Mentally ill transient Kelly Thomas died because he had a faulty heart, not because of excessive force from the Fullerton police officers who subdued him, lawyers for the officers said Monday.

“Unfortunately, Mr. Thomas’ own conduct and disease in his heart caused his death,” said Kevin Osterberg, attorney for former Fullerton police officer Joseph Wolfe.

Osterberg’s comments came as jury selection began Monday in a civil case filed by Thomas’ father, Ron Thomas, against the city of Fullerton, two of its former police chiefs and the six officers who beat his son the night of July 5, 2011. Kelly Thomas ended up unconscious and died five days later.

Lawyers for Ron Thomas argue Kelly Thomas died because the officers used unnecessary force: including hitting him in the face with a taser gun; striking him with batons; and laying on top of him while he cried for his father.

“If he (Kelly Thomas) had an enlarged heart, they’re (the officers) still responsible for his death,” Garo Mardirossian, Ron Thomas’ lawyer, told reporters after the court session. No drugs or alcohol were found in Kelly Thomas’ system.

The death of Kelly Thomas, a 37-year-old schizophrenic, brought national attention to Fullerton, the issue of mentally ill homeless adults and the way they are viewed by police.

A video complied from footage taken by a city camera at the Fullerton bus station, where Thomas was knocked unconscious by the officers, combined with audio from recorders turned on by some of the officers, was put together for the criminal trial of two of the officers.

Click here to view the video.

District Attorney Tony Rackauckas charged officer Manuel Ramos with second-degree murder and officer Jay Cicinelli with excessive use of force under color of authority. Ramos, Cicinelli were also charged with involuntary manslaughter, as was Wolfe.

Lawyers for the officers and the city argued that they only used the amount of force necessary to subdue Thomas and that he died because he fought the officers.

In 2013, a jury acquitted former Ramos and Cicinelli and charges against Wolfe were subsequently dropped.

For the civil trial, more than 115 prospective jurors were given surveys to fill out Monday and will come back next week so lawyers can begin narrowing the list. The trial could last into February.

At Monday’s court session, lawyers on both sides were given a few minutes to summarize their views of the case for prospective jurors.

Police were called to the Fullerton bus station parking lot after a restaurant worker reported someone was trying the door handles on parked cars.

“The issue in this case is whether the officers acted appropriately,” said Mardirossian.

He told the prospective jurors the coroner determined Kelly Thomas died from asphyxiation and that he lived on the streets because his schizophrenia made him dislike “walls around him or doors. He chose to live outdoors” but could have lived with his father, his mother or grandparents.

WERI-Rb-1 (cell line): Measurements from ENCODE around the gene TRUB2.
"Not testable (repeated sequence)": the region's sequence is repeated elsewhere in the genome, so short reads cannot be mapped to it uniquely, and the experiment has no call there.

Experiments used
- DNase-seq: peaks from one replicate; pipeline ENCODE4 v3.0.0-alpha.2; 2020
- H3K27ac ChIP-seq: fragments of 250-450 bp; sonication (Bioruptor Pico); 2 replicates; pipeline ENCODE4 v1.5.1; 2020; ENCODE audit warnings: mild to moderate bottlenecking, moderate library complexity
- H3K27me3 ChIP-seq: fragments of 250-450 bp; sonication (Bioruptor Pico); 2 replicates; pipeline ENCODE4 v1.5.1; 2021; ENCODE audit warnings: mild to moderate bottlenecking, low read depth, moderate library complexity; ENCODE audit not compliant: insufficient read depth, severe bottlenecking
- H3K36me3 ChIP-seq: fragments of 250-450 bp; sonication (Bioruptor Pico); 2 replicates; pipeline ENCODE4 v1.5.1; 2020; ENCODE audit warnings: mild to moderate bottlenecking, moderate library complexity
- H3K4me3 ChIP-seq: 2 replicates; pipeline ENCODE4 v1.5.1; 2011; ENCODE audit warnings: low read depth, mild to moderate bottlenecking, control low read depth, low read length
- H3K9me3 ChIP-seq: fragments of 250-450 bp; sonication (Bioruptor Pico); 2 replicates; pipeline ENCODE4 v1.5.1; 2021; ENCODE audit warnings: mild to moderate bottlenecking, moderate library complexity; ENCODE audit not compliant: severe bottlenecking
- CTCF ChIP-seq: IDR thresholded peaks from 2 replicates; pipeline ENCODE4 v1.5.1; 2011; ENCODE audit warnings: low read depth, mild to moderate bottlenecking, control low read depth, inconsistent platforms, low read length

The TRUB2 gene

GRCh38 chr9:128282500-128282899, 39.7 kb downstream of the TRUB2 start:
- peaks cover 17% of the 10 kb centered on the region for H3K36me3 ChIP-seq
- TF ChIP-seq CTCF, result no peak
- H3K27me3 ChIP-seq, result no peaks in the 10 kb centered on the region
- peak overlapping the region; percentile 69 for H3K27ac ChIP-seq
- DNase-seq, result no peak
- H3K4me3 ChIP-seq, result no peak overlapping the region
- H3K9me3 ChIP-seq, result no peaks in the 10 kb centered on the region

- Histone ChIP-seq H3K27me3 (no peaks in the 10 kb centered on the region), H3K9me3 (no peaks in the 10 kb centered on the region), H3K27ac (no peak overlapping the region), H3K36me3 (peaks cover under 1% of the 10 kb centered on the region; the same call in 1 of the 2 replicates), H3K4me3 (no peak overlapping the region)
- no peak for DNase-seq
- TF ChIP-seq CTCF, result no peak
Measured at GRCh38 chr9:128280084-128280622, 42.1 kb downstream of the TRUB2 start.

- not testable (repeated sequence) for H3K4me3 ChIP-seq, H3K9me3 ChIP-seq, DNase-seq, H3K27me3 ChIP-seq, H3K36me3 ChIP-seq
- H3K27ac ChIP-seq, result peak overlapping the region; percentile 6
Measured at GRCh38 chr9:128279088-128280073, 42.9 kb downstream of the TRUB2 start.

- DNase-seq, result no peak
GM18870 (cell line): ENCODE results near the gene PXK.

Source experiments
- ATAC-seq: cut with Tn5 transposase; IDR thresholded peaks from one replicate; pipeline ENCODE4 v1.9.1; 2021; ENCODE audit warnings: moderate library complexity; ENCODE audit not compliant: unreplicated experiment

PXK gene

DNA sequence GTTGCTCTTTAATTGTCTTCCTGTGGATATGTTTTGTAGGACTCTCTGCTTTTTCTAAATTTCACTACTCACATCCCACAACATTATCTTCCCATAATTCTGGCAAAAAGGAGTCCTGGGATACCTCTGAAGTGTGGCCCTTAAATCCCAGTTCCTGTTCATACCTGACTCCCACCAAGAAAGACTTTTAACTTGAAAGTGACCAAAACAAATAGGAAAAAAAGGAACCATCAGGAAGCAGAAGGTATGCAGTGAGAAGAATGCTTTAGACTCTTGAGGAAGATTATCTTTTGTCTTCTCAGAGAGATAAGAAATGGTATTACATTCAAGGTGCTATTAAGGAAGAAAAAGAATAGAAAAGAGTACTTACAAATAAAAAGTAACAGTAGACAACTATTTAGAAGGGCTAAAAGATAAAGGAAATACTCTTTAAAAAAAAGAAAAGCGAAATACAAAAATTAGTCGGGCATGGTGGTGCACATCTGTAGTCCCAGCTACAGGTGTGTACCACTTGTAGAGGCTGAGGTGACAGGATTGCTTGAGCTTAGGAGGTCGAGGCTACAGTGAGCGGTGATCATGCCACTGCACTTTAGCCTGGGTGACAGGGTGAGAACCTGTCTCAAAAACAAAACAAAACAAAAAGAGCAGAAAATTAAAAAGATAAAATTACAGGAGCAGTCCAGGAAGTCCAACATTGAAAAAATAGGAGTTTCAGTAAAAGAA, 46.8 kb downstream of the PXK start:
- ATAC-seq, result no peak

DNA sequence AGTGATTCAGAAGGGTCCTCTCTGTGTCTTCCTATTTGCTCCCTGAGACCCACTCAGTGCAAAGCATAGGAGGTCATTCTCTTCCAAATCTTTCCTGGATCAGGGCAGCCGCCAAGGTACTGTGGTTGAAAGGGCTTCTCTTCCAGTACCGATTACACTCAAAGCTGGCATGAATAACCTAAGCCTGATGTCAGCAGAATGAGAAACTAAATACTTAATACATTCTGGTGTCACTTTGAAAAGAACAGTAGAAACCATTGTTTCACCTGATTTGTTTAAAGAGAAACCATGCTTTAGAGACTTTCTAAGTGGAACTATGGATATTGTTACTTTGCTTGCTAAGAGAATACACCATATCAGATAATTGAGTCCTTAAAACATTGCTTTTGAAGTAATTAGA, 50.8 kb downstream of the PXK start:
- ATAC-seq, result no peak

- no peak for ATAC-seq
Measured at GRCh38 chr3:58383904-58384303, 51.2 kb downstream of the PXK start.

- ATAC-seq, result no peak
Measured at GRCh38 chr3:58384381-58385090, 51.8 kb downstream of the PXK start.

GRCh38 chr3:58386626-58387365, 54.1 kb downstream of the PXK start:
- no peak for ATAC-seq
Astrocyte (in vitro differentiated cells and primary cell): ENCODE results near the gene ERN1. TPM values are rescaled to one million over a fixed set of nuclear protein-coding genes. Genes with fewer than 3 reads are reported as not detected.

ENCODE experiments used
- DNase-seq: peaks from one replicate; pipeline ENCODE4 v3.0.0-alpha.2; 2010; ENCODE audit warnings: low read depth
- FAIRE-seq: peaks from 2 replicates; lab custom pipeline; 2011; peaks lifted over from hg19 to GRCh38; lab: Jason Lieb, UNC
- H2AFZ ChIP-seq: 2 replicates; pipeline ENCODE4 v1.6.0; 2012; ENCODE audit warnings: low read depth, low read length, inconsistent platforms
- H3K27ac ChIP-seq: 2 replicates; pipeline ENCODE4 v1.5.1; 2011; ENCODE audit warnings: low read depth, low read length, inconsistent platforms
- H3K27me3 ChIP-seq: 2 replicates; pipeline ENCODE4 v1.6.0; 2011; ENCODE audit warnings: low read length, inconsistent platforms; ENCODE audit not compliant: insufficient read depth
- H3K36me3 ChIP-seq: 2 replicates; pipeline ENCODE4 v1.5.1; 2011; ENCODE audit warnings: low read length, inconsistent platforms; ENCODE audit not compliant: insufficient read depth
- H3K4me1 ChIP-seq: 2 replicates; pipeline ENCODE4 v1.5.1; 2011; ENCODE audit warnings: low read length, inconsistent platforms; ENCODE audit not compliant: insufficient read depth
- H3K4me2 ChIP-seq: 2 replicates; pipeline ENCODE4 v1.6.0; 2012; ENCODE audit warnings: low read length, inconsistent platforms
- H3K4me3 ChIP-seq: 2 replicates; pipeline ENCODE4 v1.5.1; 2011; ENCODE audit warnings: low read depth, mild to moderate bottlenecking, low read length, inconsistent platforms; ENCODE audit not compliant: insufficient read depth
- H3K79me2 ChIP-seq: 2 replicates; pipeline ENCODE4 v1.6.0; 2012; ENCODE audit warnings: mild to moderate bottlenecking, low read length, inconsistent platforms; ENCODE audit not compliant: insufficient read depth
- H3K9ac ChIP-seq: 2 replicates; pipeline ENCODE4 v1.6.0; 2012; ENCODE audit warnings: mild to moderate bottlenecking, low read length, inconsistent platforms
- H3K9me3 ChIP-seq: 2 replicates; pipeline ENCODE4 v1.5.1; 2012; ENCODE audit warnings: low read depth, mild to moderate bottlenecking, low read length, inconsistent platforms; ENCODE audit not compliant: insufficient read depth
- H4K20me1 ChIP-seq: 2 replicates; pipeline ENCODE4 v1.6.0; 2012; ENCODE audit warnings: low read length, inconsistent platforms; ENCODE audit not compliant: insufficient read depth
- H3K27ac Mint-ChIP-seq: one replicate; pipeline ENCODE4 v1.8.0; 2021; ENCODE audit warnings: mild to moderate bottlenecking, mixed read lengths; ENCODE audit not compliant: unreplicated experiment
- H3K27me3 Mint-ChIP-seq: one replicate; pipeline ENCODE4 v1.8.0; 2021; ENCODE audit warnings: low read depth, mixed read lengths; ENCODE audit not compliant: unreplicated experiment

His parents are divorced and his mother previously settled her suit against the city for $1 million.

Both sides told the potential jurors they will rely heavily on the half hour video from the parking lot camera and the audio from the Digital Audio Recorders or DARs that some of the officers had turned on.

Mardirossian noted Kelly Thomas wore no shirt and had slip on shoes the night he wound up unconscious on the parking lot pavement.

He repeated a warning Ramos uttered when Thomas “couldn’t keep up with Ramos’ instructions” about where to hold his hands and feet.

“’You see these fists,’” Mardirossian quoted Ramos. “’They’re getting ready to F you up.” Mardirossian used “F” instead of the obscenity that Ramos used.

He also told the potential jurors that after using the taser gun to repeatedly hit Kelly Thomas in the face, Cicinelli told other officers after it was all over “I f-ing beat his face to Hell.”

Cicinelli’s lawyer, Eugene Ramirez said when his client made that comment “adrenelin was pumping through his system” because he had been in the “fight of his life.”

But, he said, “none of the injuries suffered by Mr. Thomas were caused by Mr. Cicinelli.”

Lawyers for the officers and the city said they were “very pleased” and “enthusiastic” about the video being used in the trial and will highlight specific portions to convince the jury their clients did nothing wrong.

Attorney Dana Fox, representing the city, former police chiefs, and two of the last officers to arrive on the scene, called Kelly Thomas’ death a “tragic story” but “Mr. Thomas did not die that day. The evidence will show he had a pre-existing bad heart.”

In terms of any financial damages the jury may award, Fox also said jurors will get information about “what was the nature and quality of the relationship between Ron Thomas and his son?” He did not elaborate.

Ron Thomas is expected to testify during the trial.

Separately and away from the presence of the potential jurors, Nakamura declined to find Ron Thomas violated a September 3 “protective” order when he did an interview with radio station KFI in October.

The protective order bars lawyers, their clients and expert witnesses from providing or discussing with anyone, including news organizations, information the judge has ordered remain confidential including reports prepared by Michael Gennaco of the Office of Independent Review.”

Click here to read one of Gennaco’s reports.

You can contact Tracy Wood at and follow her on Twitter: @TracyVOC.

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